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Will Cruise Tragedy Force Price Cuts?

The Costa Concordia shipwreck  last week occurred at a bad time for the cruise industry, analysts say, and may force lines to add to their already substantial deals and discounts.


Cruise-lovers know January as “wave season” — the time of year when the lines book the bulk of their itineraries, and offer their most generous discounts. Early last week, for example, Expedia reported that some discounts were as high as 75%. If even a few travelers shy away from cruising in general or switch itineraries as a result of the Costa shipwreck, the cruise lines’ earnings could be at risk, says Jaime Katz, an industry analyst for Morningstar. “In the immediate term, cruise lines are going to have to figure out just how weak this will make demand,” she says. “They may have to toggle pricing.”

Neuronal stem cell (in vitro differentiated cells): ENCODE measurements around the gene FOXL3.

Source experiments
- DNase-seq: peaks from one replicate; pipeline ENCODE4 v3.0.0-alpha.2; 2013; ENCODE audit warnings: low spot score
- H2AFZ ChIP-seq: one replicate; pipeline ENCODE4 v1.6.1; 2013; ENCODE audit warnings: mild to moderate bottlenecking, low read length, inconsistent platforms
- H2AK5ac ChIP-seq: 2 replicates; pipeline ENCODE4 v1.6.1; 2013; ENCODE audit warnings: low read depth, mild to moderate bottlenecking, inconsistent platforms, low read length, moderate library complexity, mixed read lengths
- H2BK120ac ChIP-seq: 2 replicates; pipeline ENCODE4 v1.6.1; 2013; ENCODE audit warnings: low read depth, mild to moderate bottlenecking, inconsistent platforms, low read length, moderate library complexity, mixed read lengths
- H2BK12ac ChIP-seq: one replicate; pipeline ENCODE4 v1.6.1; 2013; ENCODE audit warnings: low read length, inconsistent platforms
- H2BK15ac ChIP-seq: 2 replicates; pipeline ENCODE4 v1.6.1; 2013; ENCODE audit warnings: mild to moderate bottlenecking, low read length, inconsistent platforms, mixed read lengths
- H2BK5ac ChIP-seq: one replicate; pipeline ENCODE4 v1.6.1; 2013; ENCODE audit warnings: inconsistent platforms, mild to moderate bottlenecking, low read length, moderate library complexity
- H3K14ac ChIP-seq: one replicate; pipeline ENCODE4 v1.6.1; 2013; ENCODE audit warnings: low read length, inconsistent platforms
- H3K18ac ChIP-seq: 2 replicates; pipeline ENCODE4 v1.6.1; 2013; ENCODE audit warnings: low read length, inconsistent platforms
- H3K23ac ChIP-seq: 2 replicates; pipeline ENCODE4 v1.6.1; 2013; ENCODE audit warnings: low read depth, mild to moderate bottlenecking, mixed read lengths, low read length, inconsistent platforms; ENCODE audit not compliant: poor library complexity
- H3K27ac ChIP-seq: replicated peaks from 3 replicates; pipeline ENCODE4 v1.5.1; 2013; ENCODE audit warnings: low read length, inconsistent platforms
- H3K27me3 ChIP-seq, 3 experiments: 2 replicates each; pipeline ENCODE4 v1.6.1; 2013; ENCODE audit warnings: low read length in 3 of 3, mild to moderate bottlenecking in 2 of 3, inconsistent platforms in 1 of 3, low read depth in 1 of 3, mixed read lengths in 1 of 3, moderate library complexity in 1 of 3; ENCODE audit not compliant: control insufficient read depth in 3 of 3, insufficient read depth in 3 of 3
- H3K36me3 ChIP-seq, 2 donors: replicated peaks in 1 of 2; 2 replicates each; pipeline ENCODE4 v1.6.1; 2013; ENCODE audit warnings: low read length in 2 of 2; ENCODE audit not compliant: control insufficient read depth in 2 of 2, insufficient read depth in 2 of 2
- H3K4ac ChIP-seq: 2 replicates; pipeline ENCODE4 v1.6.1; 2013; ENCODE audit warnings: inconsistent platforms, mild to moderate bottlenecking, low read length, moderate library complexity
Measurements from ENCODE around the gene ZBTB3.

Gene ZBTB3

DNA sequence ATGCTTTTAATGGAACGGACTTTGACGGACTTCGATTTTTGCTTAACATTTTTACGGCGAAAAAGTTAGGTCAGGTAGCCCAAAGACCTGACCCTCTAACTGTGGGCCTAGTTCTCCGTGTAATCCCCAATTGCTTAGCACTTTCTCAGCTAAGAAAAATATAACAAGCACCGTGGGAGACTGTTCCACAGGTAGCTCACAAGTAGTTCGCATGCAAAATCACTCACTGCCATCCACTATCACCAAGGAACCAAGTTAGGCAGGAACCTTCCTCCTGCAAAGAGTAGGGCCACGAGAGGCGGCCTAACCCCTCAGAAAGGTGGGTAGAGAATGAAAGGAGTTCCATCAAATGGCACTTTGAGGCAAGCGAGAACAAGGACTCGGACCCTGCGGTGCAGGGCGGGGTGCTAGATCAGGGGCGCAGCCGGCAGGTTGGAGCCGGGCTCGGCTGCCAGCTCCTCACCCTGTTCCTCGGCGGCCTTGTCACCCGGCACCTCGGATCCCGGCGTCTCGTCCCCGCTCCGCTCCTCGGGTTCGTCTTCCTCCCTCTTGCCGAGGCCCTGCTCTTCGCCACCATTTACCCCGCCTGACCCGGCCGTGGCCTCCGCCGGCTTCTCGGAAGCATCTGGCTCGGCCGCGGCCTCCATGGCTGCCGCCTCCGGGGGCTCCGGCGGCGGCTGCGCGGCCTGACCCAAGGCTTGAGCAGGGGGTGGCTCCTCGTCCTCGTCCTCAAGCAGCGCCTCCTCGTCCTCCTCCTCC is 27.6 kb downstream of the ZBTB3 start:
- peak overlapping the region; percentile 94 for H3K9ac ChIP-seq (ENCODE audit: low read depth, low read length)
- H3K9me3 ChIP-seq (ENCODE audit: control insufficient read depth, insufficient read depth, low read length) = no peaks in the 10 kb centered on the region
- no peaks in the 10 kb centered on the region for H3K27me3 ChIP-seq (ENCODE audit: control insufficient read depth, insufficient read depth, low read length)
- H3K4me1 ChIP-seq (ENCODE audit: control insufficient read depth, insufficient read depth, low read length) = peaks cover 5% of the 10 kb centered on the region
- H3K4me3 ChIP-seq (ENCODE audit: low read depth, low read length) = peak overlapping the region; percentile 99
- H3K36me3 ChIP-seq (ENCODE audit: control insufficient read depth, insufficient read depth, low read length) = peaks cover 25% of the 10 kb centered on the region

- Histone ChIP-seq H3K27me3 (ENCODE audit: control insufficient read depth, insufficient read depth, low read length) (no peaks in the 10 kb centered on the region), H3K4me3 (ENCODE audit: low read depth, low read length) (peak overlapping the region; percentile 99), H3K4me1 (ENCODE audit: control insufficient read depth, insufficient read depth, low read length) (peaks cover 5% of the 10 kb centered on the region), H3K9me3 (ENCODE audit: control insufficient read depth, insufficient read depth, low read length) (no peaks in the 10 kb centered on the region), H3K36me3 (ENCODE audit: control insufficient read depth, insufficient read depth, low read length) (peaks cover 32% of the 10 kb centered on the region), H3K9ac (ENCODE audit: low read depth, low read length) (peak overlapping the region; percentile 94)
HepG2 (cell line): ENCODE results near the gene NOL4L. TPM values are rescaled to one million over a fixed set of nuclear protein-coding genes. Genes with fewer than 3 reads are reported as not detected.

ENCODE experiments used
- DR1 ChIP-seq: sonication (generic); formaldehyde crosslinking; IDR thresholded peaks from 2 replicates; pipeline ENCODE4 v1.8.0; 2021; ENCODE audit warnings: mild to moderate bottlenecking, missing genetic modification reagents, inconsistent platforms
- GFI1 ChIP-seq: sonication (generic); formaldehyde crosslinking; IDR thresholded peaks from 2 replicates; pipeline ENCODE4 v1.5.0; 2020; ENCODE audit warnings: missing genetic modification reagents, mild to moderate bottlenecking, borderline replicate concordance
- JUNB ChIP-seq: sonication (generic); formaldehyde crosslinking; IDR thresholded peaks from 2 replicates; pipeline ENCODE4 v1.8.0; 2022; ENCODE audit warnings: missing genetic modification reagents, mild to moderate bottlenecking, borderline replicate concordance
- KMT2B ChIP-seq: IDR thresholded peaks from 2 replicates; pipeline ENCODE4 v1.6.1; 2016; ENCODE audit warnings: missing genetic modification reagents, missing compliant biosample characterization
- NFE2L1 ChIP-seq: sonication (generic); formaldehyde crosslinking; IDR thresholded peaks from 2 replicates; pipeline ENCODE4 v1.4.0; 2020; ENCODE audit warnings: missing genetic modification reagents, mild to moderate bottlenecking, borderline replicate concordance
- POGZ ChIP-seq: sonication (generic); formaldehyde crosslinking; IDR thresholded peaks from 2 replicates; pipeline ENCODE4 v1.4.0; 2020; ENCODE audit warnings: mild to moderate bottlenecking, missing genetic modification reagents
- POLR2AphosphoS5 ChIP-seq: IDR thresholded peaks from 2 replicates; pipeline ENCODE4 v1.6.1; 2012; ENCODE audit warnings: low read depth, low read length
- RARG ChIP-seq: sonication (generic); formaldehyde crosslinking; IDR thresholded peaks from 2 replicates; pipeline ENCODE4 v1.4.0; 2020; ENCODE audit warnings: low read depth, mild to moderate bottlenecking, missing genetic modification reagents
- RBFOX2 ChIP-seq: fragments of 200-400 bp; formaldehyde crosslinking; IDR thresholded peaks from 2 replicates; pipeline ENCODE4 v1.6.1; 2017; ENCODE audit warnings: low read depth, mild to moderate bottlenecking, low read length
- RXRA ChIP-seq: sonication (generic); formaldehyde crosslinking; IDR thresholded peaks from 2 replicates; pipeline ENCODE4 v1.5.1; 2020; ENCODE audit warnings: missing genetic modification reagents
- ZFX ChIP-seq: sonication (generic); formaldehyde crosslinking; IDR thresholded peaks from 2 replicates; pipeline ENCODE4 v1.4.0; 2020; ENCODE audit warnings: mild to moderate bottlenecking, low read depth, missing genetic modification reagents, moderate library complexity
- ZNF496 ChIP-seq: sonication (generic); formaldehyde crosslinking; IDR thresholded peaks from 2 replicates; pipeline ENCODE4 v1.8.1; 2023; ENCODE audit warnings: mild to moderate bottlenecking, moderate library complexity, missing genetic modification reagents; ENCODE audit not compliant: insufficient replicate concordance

Mediterranean cruises are likely to see the biggest bump in deals, in part due to the Costa tragedy but more broadly because of the problems with Europe’s economy, says Mark Murphy, editor for advice site “When the price gets low enough, people’s fear of events like this are allayed,” he says.

But even a cheap cruise — the region already has some six-night deals for as little as $400 — may not be enough to offset sky-high airfares, which can make it as expensive to cruise in Europe as in previous years. Also, cruise lines might try to offset discounted fares by adding more onboard charges for excursions, dining supplements and other experiences, he says.


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